If you have the time and space to speak with your advocate before the hearing, be prepared for him or her to disappear and re-appear – to speak to the ‘other side’ or to finish another case in another court. This is normal. Bring a book to read. Beware the coffee machine – you may need your change for top-up parking, and you certainly will not want to undertake the tortuous journey to find the toilets.

Of course, this is all to be worthwhile if your case is dealt with at this visit. When your advocate returns to tell you that the court has risen for lunch, be not too disappointed. But if the list proves too long, the judge has to leave before the close of business, or your case does not have an allocated judge, then your case may not be reached at all. By way of consolation, you will be well practised for the next time.

Scenario 2

Both you and the ‘other side’ have opted for a private court hearing (an arbitration). When your solicitors arranged this they even gave you a choice of judge. You were able to glance through a glossy brochure or check them out on line. If your case is big enough, you may even get to meet the judge beforehand.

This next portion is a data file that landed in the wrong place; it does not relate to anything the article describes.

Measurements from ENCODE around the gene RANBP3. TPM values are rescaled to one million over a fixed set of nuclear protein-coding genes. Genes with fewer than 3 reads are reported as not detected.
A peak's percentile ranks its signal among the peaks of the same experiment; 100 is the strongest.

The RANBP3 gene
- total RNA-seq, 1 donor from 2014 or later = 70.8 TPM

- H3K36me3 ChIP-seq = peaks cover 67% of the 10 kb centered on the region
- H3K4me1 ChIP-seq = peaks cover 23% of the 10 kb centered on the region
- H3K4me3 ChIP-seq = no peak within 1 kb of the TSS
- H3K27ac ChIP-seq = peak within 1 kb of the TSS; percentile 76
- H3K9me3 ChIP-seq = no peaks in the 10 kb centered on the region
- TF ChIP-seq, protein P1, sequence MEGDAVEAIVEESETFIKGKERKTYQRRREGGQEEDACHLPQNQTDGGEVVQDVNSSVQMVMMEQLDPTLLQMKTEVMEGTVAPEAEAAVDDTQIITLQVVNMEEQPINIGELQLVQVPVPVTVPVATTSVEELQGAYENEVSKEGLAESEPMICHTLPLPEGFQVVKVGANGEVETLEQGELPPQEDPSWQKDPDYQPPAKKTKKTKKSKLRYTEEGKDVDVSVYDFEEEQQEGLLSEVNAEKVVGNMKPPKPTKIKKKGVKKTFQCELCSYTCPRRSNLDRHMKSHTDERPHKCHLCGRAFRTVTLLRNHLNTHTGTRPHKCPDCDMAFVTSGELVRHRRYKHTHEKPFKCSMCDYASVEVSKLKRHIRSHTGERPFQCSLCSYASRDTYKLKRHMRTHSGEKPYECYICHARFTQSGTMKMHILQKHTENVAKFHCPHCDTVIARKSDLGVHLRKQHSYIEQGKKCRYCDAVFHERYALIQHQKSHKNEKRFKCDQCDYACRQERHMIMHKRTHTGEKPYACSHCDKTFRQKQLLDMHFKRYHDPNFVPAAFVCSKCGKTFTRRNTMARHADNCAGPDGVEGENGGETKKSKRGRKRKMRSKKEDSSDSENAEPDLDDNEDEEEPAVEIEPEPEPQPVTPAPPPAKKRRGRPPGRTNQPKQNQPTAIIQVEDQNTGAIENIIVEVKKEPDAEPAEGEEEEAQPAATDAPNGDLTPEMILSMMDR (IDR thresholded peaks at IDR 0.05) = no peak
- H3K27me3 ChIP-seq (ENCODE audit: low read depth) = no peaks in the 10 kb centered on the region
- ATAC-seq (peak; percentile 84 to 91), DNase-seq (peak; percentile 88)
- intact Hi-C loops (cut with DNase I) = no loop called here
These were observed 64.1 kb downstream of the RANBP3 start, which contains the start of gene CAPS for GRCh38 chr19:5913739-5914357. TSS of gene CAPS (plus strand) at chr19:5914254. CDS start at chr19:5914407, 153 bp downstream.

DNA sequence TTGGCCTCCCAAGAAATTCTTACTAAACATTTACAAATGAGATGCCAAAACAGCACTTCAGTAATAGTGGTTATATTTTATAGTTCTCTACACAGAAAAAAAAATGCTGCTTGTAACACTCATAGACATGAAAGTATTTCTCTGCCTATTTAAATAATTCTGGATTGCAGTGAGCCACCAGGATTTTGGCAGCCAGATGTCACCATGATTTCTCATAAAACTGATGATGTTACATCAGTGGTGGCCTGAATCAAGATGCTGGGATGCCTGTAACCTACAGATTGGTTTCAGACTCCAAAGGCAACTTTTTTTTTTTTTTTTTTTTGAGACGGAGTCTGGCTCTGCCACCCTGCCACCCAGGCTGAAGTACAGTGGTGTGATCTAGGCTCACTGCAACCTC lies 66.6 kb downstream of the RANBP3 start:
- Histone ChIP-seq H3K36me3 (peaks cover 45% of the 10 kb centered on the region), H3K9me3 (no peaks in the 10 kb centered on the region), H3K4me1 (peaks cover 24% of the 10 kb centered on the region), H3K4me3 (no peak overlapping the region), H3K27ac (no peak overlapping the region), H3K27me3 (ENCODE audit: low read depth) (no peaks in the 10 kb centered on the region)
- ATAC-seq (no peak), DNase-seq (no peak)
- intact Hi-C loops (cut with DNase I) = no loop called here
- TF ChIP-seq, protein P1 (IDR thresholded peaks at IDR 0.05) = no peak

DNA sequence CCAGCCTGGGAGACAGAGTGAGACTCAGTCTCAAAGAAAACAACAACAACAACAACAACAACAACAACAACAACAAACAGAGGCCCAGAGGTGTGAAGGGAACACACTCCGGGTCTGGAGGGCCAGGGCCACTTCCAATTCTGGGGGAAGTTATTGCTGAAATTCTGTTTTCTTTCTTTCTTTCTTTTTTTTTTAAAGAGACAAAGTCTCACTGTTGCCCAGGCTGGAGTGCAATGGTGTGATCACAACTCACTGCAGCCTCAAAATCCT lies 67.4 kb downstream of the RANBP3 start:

The location for your arbitration was a matter of choice – perhaps your solicitors’ board room with the palms and recessed lighting. Your car safely in the car park, you take the lift to the coffee lounge where you greet your chosen barrister and tidy up the last minute details of your case.

The arbitration starts on time, with introductions and clear ground rules explained. Most of what you wanted to say has been written down in advance, and the arbitrator asks you a few questions for clarification. When breaks are needed, they are taken. Everything is covered, and you conclude the day in good time to miss the traffic. At your request, a written judgment will be emailed to you and your solicitor, together with an award where appropriate.

~~~~~~

In my previous blog I raised the prospect of the privatisation of the public court system – hiving them off to the public sector. Sarah Vine of the Guardian may have got it almost right, save that the Ministry of Justice needs to do nothing more than it is currently doing – namely scenario 1: running courts that are not fit for purpose.

With the Arbitration Act 1996, and the barrage of judicial support that is given to arbitration awards, it seems more likely that clients – in the civil, commercial and family sectors – will simply vote with their feet and take the better option.